Intraosseous (IO)-access plays an alternative route during resuscitation. Our study was performed to investigate the successful rate of IO-access in preterm and term stillborns using different devices and techniques.
The cadavers used were legal donations. 16 stillborns, median: 29.2 weeks (IQR 27.2–38.4) were investigated. Two different needles (a: Butterfly needle, 21G, Venofix® Fa.Braun; b: Arrow®EZ-IO®15G, Teleflex, Dublin, Ireland) were used. Needles were inserted i: manually, using a Butterfly needle; ii: manually, using EZ-IO® needle or iii: using a battery-powered semi-automatic drill (Arrow®EZ-IO®). Spectral-CT's were performed. The diameter of the corticalis was determined from the CT-images. Successful hit rates with 95% confidence intervals (CI) and odds ratios between the three methods were estimated using a generalised linear mixed model (GLMM).
Estimated success rate was 61.1% (95%CI:39.7%–78.9%) for the Butterfly needle, 43.0% (95%CI:23.4%–65.0%) for hand-twisted EZ-IO® screwing and 39.7% (95%CI:24.1–57.7%) for the semi-automatic drill (Arrow®EZ-IO®), all referring to an average diameter of the corticalis of 1.2 mm. The odds of a correct position were 2.4 times higher (95%CI:0.8–7.6) when using the Butterfly needle than with the drill. In contrast, the odds of correct positioning when inserting the needle by hand were not significantly different from using the drill (odds ratio 1.1, 95%CI: 0.4–3.3). Neither of these effects nor the diameter of the corticalis with an odds ratio near one were significant in the model. Median diameter of the bone marrow cavity was 4.0 mm [IQR 3.3–4.7].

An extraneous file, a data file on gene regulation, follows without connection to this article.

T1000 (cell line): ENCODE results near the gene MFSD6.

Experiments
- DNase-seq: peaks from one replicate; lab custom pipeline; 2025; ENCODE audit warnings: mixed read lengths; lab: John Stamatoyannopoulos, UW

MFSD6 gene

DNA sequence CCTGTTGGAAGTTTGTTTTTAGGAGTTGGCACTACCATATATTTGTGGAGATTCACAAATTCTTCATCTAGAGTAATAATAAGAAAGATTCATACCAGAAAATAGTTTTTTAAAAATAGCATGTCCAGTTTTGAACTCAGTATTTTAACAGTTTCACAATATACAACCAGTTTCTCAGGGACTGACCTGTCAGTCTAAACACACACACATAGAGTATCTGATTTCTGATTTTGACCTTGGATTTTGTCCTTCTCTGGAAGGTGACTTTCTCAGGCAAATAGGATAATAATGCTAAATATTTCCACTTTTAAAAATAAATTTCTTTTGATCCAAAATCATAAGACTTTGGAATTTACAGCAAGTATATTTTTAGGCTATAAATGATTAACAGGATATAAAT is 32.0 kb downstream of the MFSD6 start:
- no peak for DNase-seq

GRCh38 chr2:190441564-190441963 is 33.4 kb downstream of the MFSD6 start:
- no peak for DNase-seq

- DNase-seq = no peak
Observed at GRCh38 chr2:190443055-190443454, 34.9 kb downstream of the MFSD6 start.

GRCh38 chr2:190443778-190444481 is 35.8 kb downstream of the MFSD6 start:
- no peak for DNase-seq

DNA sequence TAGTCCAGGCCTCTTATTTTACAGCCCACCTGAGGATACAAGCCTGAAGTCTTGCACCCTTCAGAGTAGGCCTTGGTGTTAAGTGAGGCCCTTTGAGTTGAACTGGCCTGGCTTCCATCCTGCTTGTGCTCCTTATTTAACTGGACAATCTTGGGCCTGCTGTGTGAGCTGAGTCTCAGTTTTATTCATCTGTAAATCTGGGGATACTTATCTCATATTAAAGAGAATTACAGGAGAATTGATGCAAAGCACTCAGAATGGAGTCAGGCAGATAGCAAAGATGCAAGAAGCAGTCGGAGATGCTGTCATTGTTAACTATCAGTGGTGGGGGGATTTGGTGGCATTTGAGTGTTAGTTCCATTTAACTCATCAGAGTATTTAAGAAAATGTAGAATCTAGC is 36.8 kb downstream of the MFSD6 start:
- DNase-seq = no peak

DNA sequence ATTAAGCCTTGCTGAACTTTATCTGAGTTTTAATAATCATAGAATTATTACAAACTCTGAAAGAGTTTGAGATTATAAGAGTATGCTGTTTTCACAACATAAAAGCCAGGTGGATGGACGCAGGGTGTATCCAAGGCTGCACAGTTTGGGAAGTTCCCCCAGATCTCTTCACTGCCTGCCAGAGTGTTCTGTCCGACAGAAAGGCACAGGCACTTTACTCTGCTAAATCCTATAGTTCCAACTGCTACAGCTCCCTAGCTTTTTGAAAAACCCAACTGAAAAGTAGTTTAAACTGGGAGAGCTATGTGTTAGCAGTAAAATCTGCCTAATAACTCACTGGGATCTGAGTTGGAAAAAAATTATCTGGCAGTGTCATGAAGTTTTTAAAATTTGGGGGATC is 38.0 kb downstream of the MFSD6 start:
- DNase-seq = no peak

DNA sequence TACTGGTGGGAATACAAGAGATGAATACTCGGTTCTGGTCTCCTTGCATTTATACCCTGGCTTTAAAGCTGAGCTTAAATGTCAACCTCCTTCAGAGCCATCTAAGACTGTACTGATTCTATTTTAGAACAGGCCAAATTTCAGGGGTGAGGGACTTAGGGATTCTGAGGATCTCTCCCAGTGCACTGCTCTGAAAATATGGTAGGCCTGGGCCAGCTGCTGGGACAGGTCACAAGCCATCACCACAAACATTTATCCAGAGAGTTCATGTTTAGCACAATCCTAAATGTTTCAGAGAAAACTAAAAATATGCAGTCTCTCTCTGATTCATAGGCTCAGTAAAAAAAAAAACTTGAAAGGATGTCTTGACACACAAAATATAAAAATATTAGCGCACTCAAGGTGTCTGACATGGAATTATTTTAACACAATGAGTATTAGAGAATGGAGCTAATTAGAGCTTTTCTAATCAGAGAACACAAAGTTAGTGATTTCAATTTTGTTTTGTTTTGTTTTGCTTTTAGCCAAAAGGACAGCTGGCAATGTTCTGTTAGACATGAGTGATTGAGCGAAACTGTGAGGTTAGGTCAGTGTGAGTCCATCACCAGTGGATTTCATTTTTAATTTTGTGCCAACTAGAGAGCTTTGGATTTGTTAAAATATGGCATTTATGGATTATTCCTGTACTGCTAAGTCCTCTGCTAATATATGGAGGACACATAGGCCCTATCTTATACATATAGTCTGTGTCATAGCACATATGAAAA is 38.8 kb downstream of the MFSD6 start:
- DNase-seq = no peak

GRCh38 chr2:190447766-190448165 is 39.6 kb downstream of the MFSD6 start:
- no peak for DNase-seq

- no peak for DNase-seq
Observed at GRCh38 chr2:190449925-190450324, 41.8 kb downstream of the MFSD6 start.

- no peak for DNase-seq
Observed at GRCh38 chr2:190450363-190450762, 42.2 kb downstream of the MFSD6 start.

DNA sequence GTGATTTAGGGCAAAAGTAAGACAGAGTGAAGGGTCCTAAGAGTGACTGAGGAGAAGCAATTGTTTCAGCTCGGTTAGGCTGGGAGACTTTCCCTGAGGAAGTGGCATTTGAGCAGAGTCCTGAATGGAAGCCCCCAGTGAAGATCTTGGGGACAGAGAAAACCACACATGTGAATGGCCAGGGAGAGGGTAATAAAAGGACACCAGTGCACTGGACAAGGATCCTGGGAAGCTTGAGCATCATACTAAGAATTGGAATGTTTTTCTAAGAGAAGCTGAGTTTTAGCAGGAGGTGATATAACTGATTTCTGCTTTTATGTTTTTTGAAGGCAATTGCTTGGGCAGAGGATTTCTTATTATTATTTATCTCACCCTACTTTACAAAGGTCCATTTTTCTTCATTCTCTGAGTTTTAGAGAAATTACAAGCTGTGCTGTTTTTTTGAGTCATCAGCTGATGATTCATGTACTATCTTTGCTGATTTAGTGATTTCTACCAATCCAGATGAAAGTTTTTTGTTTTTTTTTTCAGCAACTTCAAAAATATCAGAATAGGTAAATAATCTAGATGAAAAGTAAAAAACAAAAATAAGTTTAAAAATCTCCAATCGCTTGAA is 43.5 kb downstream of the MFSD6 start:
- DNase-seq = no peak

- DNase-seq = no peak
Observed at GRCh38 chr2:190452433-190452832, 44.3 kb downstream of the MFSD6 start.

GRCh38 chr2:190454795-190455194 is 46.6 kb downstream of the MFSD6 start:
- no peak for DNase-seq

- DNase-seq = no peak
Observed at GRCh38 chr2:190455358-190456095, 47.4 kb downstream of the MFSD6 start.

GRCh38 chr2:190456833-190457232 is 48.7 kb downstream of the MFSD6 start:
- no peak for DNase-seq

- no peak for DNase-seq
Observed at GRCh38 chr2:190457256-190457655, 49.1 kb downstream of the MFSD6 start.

Intraosseous access for premature and neonatal infants could be best achieved by using a manually twisted Butterfly needle.
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Published online: April 05, 2018
Accepted: April 3, 2018
Received in revised form: February 24, 2018
Received: January 5, 2018
☆A Spanish translated version of the abstract of this article appears as Appendix in the final online version at https://doi.org/10.1016/j.resuscitation.2018.04.003.
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